31 Days of Devotion – Day 5 for Mani

  1. Who are Members of the family – genealogical connections of this Deity.

We actually do know quite a bit of Mani’s family, at least we know who They are and to some degree, what Their spheres of influence are too. We know that His father is Mundilfari, the God of time. Aside from that, we don’t actually know very much about Mundilfari, though contemporary northern traditionalists have come up with a number of theories. I personally think that as a God of time, He can ride the threads of wyrd and the flow of time to whenever and wherever He wishes. It makes Him remarkably difficult to pin down, I’d imagine. I haven’t had any direct experiences with Him, save that I’ve always gotten the sense that Mani loves His family very deeply. I have participated in raising a God-pole to Him, and I likewise keep an image on my Mani shrine for Him (I have a card of the astronomical clock in Prague…seems like it’s the perfect image for Mundilfari!).

Mani has a sister Sunna or Sol, the personification of the Sun, our Sun Goddess. She is likewise a bringer of health and healing (She is referenced in the Second Merseburg Charm in a healing context) and tends the cycles of the day. I’ve often called Sunna our pace-setter because we work on a solar calendar and from Her we can learn how to best organize the working hours of the day.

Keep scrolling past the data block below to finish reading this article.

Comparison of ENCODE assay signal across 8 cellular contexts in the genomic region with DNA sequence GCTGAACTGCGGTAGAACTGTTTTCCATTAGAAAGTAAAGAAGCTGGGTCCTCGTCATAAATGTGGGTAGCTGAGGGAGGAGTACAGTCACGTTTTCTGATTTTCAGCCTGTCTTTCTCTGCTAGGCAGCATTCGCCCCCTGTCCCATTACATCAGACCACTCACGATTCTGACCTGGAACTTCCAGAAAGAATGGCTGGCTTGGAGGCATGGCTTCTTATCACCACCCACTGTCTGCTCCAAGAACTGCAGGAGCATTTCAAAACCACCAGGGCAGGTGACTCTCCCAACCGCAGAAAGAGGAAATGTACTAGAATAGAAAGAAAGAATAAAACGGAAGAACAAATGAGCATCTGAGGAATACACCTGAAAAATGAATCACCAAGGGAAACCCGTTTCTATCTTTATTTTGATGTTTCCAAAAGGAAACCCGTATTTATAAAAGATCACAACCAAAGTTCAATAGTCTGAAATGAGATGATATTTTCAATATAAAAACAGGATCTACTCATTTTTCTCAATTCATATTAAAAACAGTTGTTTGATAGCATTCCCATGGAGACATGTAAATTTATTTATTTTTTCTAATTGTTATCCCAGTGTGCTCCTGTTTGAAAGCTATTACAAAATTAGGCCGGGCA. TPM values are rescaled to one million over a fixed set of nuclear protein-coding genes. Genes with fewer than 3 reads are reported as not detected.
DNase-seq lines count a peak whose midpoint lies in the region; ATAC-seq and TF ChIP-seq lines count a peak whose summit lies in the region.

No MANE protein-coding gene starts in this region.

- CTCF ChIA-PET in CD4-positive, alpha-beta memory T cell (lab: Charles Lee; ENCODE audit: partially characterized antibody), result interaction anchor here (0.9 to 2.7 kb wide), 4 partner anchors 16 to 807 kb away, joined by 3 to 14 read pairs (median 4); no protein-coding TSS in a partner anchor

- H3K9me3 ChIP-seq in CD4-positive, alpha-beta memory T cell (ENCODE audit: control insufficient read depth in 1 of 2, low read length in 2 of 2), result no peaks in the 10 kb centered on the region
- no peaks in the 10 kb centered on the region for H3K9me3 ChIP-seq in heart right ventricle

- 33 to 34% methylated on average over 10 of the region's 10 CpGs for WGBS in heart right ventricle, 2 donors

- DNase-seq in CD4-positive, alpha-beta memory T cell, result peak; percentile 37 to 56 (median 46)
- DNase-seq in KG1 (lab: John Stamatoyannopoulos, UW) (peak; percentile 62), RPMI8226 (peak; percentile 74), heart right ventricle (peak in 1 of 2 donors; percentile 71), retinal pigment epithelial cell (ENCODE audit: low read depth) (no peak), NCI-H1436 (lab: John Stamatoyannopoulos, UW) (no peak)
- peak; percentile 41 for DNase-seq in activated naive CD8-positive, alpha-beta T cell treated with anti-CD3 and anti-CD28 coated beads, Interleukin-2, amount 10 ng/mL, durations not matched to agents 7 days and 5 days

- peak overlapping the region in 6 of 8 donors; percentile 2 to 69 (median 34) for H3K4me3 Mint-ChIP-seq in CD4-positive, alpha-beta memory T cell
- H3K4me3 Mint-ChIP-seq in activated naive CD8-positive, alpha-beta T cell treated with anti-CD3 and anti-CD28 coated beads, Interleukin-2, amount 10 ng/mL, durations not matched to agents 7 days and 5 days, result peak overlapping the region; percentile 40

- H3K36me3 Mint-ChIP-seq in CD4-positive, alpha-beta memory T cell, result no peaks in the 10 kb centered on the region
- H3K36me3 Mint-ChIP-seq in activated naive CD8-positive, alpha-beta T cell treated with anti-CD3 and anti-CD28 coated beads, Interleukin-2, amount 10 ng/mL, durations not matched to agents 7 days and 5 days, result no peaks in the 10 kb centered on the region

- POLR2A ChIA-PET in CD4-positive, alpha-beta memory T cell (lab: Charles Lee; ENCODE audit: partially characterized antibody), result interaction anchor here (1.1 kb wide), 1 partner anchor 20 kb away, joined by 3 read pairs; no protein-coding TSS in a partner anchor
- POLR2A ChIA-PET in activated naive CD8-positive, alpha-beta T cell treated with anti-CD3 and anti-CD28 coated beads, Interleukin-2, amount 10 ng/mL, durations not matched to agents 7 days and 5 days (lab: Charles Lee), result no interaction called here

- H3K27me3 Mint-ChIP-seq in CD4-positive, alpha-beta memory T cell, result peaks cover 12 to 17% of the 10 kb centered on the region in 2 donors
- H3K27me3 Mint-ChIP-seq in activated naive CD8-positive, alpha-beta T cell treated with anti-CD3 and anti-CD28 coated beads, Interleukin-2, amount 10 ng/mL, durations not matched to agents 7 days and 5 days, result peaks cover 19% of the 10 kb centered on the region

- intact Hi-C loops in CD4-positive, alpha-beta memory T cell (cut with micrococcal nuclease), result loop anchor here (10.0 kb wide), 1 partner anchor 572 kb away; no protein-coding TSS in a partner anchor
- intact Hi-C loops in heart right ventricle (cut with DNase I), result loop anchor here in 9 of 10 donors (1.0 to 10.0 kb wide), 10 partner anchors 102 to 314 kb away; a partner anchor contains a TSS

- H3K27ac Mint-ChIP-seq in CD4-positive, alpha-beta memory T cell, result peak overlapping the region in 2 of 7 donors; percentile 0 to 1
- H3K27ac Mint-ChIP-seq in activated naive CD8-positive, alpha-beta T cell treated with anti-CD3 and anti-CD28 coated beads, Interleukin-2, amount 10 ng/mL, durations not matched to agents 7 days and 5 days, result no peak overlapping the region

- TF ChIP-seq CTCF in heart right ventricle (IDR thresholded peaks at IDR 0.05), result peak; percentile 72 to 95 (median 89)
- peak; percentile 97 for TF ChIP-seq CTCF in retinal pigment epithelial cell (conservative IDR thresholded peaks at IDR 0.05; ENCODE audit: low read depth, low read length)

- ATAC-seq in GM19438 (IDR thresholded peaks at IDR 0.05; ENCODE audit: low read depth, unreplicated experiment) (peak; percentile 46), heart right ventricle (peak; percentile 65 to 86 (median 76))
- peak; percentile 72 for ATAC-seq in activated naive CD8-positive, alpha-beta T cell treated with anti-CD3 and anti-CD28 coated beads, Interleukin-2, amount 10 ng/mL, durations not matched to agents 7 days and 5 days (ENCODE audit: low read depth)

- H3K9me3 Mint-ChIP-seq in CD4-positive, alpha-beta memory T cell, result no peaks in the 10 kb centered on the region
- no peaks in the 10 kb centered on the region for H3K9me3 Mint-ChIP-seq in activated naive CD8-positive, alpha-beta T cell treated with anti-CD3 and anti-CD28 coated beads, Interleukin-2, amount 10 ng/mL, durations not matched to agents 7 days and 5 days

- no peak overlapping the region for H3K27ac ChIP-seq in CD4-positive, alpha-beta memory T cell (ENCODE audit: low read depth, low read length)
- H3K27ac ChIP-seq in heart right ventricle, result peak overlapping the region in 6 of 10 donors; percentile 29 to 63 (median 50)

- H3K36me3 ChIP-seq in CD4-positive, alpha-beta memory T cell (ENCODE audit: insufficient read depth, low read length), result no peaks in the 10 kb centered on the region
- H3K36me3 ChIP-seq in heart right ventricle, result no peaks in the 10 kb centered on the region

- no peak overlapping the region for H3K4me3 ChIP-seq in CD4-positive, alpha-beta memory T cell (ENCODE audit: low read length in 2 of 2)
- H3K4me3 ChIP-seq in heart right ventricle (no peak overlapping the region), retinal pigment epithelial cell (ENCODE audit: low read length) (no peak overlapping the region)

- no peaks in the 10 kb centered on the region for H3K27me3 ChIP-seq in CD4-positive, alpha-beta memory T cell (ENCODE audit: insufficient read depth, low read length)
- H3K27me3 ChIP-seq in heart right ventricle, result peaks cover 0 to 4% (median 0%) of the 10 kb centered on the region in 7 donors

We also know that there is another sister Sinthgunt, also mentioned in the second Merseburg Charm. Almost nothing is known about Her beyond that one mention. I have done quite a bit of devotional work with Sinthgunt and my own experience of Her is of a powerful Goddess of cosmic cycles, of the movement of stars, alchemy, and the birthing of galaxies.

Mani’s aunt (?) and herald is the Goddess of night, Nott. She is a wandering Power, grandmother of Thor, and may be the mother of Dagr, the God of Day, and the herald of Sunna. She may also be the mother of Jord, and a God Audr, perhaps a minor Deity of wealth. There are discrepancies with respect to Nott and Jord, but I think this may actually be a matter of differing regional cultus.

Unfortunately, we don’t know who Mani’s mother might be. That information has not come down to us in any surviving lore.

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About ganglerisgrove